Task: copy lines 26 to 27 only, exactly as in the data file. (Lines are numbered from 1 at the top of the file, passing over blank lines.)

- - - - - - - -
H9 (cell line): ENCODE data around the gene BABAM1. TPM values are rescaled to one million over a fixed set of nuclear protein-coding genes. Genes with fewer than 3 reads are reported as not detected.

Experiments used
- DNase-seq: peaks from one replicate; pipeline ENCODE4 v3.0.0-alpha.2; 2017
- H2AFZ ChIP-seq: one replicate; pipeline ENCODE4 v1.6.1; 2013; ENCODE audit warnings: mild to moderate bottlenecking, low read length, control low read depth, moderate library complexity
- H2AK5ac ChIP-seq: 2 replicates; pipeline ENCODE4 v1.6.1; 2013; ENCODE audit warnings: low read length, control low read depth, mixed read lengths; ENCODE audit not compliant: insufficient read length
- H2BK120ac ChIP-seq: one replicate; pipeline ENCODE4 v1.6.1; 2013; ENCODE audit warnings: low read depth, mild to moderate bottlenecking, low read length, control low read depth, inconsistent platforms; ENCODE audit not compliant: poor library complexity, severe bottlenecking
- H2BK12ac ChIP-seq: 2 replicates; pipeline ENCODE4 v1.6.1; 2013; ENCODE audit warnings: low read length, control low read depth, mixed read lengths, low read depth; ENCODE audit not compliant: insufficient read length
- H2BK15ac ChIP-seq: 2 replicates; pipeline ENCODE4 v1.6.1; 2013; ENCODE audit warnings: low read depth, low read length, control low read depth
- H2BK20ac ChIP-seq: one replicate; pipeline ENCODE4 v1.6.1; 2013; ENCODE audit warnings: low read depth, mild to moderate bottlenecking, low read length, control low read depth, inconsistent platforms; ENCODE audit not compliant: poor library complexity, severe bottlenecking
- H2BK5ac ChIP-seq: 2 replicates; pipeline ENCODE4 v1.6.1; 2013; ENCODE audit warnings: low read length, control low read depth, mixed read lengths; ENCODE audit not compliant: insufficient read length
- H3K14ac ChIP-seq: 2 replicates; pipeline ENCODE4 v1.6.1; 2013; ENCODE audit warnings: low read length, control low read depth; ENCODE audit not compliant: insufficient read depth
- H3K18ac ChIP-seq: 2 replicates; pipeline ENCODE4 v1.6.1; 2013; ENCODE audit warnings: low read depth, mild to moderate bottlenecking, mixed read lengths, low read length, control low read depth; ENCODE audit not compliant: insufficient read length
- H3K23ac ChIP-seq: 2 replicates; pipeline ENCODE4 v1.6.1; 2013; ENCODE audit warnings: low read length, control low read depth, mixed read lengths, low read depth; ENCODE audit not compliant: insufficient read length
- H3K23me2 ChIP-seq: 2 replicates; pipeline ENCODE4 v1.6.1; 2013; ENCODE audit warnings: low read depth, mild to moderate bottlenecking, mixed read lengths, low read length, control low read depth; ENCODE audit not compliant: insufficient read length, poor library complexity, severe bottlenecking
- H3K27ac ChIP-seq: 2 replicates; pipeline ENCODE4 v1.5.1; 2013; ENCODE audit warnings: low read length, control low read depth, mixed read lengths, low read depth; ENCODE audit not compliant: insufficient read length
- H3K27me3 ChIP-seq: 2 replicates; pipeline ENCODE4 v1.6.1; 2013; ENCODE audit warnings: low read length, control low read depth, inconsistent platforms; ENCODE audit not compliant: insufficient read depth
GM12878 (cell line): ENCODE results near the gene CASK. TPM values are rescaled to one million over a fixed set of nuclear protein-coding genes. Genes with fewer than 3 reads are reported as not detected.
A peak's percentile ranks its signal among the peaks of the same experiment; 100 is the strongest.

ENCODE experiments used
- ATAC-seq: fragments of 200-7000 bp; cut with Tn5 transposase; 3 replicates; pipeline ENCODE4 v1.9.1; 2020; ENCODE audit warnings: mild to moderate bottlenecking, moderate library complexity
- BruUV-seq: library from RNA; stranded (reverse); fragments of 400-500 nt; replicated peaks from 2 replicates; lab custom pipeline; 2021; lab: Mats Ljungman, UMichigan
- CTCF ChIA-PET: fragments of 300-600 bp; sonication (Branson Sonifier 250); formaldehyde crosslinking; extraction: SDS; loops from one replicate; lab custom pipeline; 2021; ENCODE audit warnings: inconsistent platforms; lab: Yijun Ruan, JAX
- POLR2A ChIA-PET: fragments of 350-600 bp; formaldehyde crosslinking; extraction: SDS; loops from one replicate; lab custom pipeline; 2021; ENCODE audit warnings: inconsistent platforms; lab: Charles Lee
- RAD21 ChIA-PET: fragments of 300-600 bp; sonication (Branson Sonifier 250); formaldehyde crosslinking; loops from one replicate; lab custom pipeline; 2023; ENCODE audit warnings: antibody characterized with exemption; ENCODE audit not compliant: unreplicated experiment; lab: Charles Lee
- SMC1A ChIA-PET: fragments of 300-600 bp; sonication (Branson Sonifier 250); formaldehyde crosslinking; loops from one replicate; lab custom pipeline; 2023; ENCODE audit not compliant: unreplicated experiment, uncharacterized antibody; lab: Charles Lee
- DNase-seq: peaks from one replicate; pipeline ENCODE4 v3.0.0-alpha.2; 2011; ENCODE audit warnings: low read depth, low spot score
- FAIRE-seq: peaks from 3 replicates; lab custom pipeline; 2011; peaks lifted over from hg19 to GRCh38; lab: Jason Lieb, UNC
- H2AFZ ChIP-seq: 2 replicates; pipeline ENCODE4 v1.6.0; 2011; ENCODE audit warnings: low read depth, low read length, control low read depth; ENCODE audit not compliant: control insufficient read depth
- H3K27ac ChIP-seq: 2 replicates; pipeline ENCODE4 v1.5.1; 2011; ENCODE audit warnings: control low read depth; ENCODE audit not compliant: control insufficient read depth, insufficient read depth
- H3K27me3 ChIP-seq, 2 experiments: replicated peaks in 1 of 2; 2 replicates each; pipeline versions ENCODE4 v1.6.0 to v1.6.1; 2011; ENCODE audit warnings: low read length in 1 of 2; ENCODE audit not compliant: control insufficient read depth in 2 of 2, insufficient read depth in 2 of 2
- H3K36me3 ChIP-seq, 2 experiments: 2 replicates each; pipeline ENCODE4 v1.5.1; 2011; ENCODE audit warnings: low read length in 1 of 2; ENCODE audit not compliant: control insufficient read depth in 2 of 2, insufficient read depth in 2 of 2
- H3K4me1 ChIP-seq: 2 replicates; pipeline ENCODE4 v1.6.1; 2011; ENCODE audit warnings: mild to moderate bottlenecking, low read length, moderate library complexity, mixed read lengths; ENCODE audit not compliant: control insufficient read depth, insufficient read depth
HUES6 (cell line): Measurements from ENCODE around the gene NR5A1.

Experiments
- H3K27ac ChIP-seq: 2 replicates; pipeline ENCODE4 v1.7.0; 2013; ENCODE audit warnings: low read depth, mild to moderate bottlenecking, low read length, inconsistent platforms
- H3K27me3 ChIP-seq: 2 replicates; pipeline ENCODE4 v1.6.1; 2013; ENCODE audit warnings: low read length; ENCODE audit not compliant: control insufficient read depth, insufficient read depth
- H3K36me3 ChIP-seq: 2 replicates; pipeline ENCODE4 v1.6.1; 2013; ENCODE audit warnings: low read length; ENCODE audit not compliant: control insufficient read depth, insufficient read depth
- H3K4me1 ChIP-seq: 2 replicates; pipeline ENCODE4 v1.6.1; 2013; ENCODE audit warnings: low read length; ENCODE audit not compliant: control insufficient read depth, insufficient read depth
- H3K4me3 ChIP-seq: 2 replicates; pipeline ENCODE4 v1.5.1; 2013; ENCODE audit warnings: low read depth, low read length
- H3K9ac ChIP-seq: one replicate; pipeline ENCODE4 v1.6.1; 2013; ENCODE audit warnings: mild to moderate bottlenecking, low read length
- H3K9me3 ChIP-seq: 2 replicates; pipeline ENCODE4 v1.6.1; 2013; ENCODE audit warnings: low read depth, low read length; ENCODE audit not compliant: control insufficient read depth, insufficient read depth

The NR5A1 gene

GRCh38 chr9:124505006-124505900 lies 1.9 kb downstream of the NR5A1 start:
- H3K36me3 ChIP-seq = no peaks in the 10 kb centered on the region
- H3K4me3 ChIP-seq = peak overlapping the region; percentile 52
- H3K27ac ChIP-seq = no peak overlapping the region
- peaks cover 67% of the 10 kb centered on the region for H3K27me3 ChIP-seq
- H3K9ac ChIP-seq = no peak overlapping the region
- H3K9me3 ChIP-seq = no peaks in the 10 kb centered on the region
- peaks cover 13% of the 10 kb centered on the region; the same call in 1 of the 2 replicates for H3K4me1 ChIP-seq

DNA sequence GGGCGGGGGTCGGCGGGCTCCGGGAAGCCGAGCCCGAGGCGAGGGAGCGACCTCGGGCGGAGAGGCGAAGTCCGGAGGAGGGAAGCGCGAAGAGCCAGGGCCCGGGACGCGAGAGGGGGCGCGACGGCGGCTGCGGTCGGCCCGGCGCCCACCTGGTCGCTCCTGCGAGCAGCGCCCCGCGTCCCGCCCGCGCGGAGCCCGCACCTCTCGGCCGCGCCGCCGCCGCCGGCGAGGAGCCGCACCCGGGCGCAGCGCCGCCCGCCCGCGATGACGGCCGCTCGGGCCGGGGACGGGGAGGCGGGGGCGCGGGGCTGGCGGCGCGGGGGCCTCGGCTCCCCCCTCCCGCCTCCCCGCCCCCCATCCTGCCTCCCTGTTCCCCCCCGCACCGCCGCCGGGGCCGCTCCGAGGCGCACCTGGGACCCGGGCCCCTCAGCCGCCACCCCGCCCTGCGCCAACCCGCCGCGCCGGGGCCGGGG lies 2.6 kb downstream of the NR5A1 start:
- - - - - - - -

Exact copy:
- DNase-seq: peaks from one replicate; pipeline ENCODE4 v3.0.0-alpha.2; 2011; ENCODE audit warnings: low read depth, low spot score
- FAIRE-seq: peaks from 3 replicates; lab custom pipeline; 2011; peaks lifted over from hg19 to GRCh38; lab: Jason Lieb, UNC